Table of Contents
Thermit Welding – Diagram ,Process , Advantages and Disadvantages
Introduction to Thermit Welding:
It is a process in which a mixture of aluminium powder and a metal oxide, called Thermit, is ignited to produce the required quantity of molten metal by an exothermic non-violent reaction. The superheated metal so produced is poured at the desired place which on solidification results in a weld joint. It is thus a casting cum welding process.
This process has been used since 1895 for joining rails at site and for the repair and salvage of heavy castings. The process is, however, slowly going out of use due to its high cost and because of the development of more efficient, highly mechanised and less costly processes like flash butt welding and electroslag welding.
Process of Thermit Welding:
Thermit welding is a chemical welding process in which an exothermic chemical reaction is used to supply the essential heat energy. That reaction involves the burning of Thermit, which is a mixture of fine aluminum powder and iron oxide in the ratio of about 1:3 by weight.
Although a temperature of 3000°C may be attained as a result of the reaction, preheating of the Thermit mixture up to about 1300°C is essential in order to start the reaction.
The mixture reacts according to the chemical reaction:
8 Al + 3 Fe3O4 → 9 Fe + 4 Al2O3 + heat (3000˚C, 35 kJ/kg of mixture)
Aluminum has greater affinity to react with oxygen; it reacts with ferric oxide to liberate pure iron and slag of aluminum oxide. Aluminum oxide floats on top of molten metal pool in the form of slag and pure iron (steel) settled below, because of large difference in densities.
Operation of Thermit Welding:
Thermit welding process is essentially a casting and foundry process, where the metal obtained by the Thermit reaction is poured into the refractory cavity made around the joint.
The various steps involved in Thermit welding are:
1. The two pieces of metal to be joined are properly cleaned and the edge is prepared.
2. Then the wax is poured into the joint so that a wax pattern is formed where the weld is to be obtained.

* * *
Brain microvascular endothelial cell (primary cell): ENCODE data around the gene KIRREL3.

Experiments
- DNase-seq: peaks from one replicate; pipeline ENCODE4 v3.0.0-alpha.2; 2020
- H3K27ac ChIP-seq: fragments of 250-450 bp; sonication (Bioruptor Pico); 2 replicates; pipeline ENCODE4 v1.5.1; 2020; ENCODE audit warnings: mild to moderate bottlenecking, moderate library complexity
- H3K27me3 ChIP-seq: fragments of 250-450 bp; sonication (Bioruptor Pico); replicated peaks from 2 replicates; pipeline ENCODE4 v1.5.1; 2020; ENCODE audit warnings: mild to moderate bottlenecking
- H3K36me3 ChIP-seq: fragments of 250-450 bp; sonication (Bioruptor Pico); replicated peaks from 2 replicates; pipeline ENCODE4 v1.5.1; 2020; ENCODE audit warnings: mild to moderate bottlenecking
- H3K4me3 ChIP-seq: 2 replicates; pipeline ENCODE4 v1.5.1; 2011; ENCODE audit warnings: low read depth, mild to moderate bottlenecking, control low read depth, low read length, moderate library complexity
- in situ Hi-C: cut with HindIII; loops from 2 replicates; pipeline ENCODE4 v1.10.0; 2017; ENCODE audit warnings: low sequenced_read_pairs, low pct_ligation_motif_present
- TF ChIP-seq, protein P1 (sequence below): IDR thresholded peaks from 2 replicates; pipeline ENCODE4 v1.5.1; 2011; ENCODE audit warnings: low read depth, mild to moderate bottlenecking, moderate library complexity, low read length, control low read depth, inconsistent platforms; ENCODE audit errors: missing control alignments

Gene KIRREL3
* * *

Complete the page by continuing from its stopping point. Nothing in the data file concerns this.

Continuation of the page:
3. A moulding box is kept around the joint and refractory sand is packed carefully around the wax pattern as shown in Fig. 7.40, providing the necessary pouring basin, sprue, and riser and gating system.
4. A bottom opening is provided to run off the molten wax. The wax is melted through this opening which is also used to preheat the joint. This makes it ready for welding.
5. The Thermit is mixed in a crucible which is made of refractory material that can withstand the extreme high heat and pressure, produced during the chemical reaction.
6. The igniter (normally barium peroxide or magnesium) is placed on top of the mixture and is lighted with a red hot metal rod or magnesium ribbon.
7. The reaction takes about 30 seconds and highly super-heated molten iron is allowed to flow into the prepared mould cavity around the part to be welded.
Application and Uses of Thermit Welding:
Thermit welding is a very old process and now-a-days, in most cases, it is replaced by electro-slag welding. However, this process is still in use.
Some applications are:
(i) Thermit welding is traditionally used for the welding of very thick and heavy plates.
(ii) Thermit welding is used in joining rail roads, pipes and thick steel sections.
(iii) Thermit welding is also used in repairing heavy castings and gears.
(iv) Thermit welding is suitable to weld large sections such as locomotive rails, ship hulls etc.
(v) Thermit welding is used for welding cables made of copper.
Advantages of Thermit Welding:
1. Thermit welding is a simple and fast process of joining similar or dissimilar metals.
2. This process is cheap, as no costly power supply is required.
3. This process can be used at the places where power supply is not available.
Disadvantages of Thermit Welding:
1. Thermit welding is essentially used for ferrous metal parts of heavy sections.
2. It is uneconomical for welding cheap metals and light parts.
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